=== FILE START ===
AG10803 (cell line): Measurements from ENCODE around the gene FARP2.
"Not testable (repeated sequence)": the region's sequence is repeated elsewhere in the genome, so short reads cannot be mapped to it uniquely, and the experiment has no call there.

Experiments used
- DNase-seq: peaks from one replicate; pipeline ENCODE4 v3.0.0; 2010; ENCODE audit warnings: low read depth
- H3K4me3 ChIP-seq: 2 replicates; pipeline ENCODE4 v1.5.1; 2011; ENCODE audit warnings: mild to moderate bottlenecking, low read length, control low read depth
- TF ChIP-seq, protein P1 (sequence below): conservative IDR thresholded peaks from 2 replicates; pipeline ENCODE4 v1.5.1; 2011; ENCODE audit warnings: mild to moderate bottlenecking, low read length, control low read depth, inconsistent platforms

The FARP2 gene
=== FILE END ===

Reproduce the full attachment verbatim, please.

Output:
AG10803 (cell line): Measurements from ENCODE around the gene FARP2.
"Not testable (repeated sequence)": the region's sequence is repeated elsewhere in the genome, so short reads cannot be mapped to it uniquely, and the experiment has no call there.

Experiments used
- DNase-seq: peaks from one replicate; pipeline ENCODE4 v3.0.0; 2010; ENCODE audit warnings: low read depth
- H3K4me3 ChIP-seq: 2 replicates; pipeline ENCODE4 v1.5.1; 2011; ENCODE audit warnings: mild to moderate bottlenecking, low read length, control low read depth
- TF ChIP-seq, protein P1 (sequence below): conservative IDR thresholded peaks from 2 replicates; pipeline ENCODE4 v1.5.1; 2011; ENCODE audit warnings: mild to moderate bottlenecking, low read length, control low read depth, inconsistent platforms

The FARP2 gene